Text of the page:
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JavaOne 2010: Upcoming Java Features

47 replies on 4 pages. Most recent reply: Oct 30, 2010 2:19 PM by Morgan Conrad

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Flat View: This topic has 47 replies on 4 pages [ « | 1 2 3 4 ]
Ian Robertson

Posts: 68
Nickname: ianr
Registered: Apr, 2007

Re: JavaOne 2010: Upcoming Java Features Posted: Oct 7, 2010 1:11 PM
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> > Nobody seems to have commented much on four of the new
> features. ...
>
> Strings in switch statements are nice. Do we get the
> ability to use additional classes in switch statements? I
> think I know the answer, but I can't figure out the rationale.

For now, it seems that the answer is indeed no. The rational is somewhat reasonable: String is an immutable class with a well-defined hashCode that the compiler can compute to generate efficient code. To support this for arbitrary user classes would require the compiler to load those classes to compute the hashCode constants for each matched instance. Having the compiler load and execute arbitrary user code would probably be a non-starter.

Mark Thornton

Posts: 275
Nickname: mthornton
Registered: Oct, 2005

Re: Autoclose interface Posted: Oct 7, 2010 2:16 PM
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> > If you implement the autoclose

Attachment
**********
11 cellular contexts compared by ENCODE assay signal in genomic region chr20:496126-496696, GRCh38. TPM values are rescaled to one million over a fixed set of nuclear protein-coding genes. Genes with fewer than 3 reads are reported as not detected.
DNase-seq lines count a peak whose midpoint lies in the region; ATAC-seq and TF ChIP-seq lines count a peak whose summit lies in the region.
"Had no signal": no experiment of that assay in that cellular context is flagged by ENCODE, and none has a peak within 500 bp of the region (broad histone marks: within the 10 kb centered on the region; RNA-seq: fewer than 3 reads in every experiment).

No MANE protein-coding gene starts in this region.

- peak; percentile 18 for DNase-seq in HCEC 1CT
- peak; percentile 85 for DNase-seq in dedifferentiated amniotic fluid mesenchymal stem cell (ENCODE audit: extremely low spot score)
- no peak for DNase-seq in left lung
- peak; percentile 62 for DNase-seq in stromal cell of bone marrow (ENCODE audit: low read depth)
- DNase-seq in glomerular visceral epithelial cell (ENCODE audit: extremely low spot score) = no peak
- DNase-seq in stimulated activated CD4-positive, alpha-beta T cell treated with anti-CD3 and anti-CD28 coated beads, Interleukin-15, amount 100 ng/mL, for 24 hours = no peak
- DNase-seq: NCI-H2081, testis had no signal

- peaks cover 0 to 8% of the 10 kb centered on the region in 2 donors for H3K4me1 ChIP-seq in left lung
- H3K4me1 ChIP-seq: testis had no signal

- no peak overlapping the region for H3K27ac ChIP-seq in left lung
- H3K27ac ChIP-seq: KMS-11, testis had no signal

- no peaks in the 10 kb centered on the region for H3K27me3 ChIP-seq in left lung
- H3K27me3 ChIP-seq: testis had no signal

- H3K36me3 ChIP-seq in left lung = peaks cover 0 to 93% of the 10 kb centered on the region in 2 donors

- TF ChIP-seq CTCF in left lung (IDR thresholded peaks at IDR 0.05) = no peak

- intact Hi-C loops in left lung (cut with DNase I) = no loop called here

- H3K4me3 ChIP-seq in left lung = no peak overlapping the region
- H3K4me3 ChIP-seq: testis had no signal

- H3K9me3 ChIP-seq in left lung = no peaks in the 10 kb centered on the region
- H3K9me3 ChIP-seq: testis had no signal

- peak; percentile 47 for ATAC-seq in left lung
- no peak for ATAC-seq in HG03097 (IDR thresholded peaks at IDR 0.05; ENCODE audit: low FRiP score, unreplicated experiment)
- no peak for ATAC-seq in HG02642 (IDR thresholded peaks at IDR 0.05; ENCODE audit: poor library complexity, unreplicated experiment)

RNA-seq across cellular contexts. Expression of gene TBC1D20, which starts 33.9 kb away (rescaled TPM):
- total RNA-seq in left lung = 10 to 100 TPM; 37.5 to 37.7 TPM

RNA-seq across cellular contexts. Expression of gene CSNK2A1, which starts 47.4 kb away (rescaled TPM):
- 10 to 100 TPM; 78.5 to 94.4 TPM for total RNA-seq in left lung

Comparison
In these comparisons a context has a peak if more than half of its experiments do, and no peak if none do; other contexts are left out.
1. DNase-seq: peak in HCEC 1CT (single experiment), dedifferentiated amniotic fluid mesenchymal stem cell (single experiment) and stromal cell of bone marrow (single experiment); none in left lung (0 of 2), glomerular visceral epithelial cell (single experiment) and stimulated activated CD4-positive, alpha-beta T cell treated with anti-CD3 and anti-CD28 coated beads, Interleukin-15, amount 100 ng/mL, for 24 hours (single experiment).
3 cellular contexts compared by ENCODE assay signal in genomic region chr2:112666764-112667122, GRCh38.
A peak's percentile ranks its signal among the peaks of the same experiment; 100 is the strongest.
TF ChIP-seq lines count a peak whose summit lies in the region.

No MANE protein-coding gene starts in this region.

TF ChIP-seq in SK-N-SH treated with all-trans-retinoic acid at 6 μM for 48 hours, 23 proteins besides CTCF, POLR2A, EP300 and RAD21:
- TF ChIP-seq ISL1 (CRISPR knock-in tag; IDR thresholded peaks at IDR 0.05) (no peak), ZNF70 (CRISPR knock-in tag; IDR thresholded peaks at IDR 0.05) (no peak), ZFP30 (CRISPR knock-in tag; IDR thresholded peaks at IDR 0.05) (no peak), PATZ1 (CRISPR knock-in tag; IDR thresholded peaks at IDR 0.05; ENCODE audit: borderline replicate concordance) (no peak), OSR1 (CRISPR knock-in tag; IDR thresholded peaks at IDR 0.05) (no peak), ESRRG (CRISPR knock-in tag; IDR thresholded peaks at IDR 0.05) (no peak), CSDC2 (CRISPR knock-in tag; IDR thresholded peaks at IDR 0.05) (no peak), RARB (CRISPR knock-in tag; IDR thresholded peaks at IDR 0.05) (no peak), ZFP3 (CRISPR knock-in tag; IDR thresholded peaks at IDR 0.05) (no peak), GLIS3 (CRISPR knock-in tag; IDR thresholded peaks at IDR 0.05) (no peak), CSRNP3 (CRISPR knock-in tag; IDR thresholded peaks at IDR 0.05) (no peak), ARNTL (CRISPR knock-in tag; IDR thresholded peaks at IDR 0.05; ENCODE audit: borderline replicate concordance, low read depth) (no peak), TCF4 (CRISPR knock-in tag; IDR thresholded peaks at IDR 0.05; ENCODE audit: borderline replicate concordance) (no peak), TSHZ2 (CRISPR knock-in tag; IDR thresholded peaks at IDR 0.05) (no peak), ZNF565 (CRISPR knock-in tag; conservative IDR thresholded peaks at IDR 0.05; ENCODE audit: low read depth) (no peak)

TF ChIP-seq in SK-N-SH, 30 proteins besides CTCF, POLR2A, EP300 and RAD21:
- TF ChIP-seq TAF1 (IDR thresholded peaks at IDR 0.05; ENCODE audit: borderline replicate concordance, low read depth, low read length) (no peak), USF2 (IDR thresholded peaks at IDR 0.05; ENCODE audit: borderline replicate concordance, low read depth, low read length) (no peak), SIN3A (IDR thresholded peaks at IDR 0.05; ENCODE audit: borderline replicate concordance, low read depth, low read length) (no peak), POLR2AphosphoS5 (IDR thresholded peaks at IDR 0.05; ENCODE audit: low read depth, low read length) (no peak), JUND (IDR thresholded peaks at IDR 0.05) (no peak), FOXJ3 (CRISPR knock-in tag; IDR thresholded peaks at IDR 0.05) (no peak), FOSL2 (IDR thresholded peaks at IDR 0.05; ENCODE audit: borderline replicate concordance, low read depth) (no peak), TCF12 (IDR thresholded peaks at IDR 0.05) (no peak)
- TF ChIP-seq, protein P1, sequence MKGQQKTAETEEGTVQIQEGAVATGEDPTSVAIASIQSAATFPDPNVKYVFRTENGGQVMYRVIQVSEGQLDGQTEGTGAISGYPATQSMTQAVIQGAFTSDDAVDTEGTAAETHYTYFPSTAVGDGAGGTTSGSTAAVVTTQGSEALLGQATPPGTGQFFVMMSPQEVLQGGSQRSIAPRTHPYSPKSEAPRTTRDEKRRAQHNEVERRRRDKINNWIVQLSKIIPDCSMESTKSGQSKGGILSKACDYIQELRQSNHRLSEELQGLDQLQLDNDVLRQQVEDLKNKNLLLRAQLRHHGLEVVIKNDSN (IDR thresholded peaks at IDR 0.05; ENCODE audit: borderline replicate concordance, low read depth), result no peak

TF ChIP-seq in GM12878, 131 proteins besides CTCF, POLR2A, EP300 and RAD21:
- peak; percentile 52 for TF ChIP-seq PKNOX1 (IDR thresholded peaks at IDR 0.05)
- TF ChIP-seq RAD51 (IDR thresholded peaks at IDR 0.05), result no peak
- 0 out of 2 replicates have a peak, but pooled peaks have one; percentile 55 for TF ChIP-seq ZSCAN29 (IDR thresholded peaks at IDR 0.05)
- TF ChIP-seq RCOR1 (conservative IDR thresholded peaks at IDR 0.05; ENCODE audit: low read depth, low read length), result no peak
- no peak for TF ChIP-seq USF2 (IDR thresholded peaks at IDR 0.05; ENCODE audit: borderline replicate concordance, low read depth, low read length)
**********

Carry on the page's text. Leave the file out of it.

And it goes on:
> > interface, you can put input and output streams in a
> single try block
> > and, when the block ends, all of the streams are
> closed.
>
> What does that mean exactly? Destructors and RAII in Java,
> finally? Too good to be true.

The mechanics are different, but that is the practical effect.

Morgan Conrad

Posts: 307
Nickname: miata71
Registered: Mar, 2006

Another Idea for a Java Feature Posted: Oct 30, 2010 2:19 PM
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More of a Swing feature actually.

As computers become more multi-core, we're encountering more and more thread-related issues with Swing, which, ultimately, are caused by what are, or should be treated as, ConcurrentModificationExceptions. Because data is getting modified on non-AWT threads. Which, of course, is technically a programming mistake, but one that's fairly easy to make.

So, how about changing the paint() method to catch and handle these exceptions. e.g. (with some possible filler code added)

public void paint(Graphics g) {
  try {
    // existing paint code goes here, or. if we are a subclass:
    super.paint(g);
  }
  catch (ConcurrentModificationException cme) {
    if (Boolean.TRUE.equals(getClientProperty("HandleConcurrentModificationException"))) {
      doHandleConcurrentModificationException(cme);
    }
    else
      throw cme;
    }
  }
}


doHandleConcurrentModificationException() is a protected method that, by default, just calls repaint();

Thoughts?

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